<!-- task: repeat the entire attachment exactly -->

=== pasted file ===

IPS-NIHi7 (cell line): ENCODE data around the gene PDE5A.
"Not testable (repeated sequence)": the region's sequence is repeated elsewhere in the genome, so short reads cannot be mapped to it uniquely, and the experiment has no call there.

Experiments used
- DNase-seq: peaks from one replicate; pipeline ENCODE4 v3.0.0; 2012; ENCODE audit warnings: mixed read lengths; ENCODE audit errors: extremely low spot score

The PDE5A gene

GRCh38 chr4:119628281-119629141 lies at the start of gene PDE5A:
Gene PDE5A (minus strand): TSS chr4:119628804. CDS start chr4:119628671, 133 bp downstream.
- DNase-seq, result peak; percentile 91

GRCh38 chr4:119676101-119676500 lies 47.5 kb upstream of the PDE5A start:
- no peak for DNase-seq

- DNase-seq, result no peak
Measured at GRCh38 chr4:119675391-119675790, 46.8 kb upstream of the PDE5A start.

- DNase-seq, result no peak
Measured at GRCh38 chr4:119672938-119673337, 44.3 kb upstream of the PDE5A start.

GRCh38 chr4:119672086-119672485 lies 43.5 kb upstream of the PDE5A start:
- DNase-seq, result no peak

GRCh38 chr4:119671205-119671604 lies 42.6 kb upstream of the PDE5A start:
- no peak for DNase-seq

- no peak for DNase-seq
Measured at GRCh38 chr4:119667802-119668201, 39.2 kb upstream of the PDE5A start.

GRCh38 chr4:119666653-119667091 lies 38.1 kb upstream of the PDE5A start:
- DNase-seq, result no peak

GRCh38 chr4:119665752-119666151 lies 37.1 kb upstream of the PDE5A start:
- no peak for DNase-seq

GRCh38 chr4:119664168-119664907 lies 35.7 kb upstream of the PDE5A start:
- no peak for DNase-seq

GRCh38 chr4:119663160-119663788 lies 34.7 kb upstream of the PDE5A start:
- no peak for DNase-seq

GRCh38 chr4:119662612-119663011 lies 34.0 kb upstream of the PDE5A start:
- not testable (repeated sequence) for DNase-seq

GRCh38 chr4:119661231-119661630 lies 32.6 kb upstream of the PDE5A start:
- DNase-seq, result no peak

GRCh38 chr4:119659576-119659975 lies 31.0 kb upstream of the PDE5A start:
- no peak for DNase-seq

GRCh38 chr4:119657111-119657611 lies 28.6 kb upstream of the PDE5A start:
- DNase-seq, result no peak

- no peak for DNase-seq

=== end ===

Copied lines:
IPS-NIHi7 (cell line): ENCODE data around the gene PDE5A.
"Not testable (repeated sequence)": the region's sequence is repeated elsewhere in the genome, so short reads cannot be mapped to it uniquely, and the experiment has no call there.

Experiments used
- DNase-seq: peaks from one replicate; pipeline ENCODE4 v3.0.0; 2012; ENCODE audit warnings: mixed read lengths; ENCODE audit errors: extremely low spot score

The PDE5A gene

GRCh38 chr4:119628281-119629141 lies at the start of gene PDE5A:
Gene PDE5A (minus strand): TSS chr4:119628804. CDS start chr4:119628671, 133 bp downstream.
- DNase-seq, result peak; percentile 91

GRCh38 chr4:119676101-119676500 lies 47.5 kb upstream of the PDE5A start:
- no peak for DNase-seq

- DNase-seq, result no peak
Measured at GRCh38 chr4:119675391-119675790, 46.8 kb upstream of the PDE5A start.

- DNase-seq, result no peak
Measured at GRCh38 chr4:119672938-119673337, 44.3 kb upstream of the PDE5A start.

GRCh38 chr4:119672086-119672485 lies 43.5 kb upstream of the PDE5A start:
- DNase-seq, result no peak

GRCh38 chr4:119671205-119671604 lies 42.6 kb upstream of the PDE5A start:
- no peak for DNase-seq

- no peak for DNase-seq
Measured at GRCh38 chr4:119667802-119668201, 39.2 kb upstream of the PDE5A start.

GRCh38 chr4:119666653-119667091 lies 38.1 kb upstream of the PDE5A start:
- DNase-seq, result no peak

GRCh38 chr4:119665752-119666151 lies 37.1 kb upstream of the PDE5A start:
- no peak for DNase-seq

GRCh38 chr4:119664168-119664907 lies 35.7 kb upstream of the PDE5A start:
- no peak for DNase-seq

GRCh38 chr4:119663160-119663788 lies 34.7 kb upstream of the PDE5A start:
- no peak for DNase-seq

GRCh38 chr4:119662612-119663011 lies 34.0 kb upstream of the PDE5A start:
- not testable (repeated sequence) for DNase-seq

GRCh38 chr4:119661231-119661630 lies 32.6 kb upstream of the PDE5A start:
- DNase-seq, result no peak

GRCh38 chr4:119659576-119659975 lies 31.0 kb upstream of the PDE5A start:
- no peak for DNase-seq

GRCh38 chr4:119657111-119657611 lies 28.6 kb upstream of the PDE5A start:
- DNase-seq, result no peak

- no peak for DNase-seq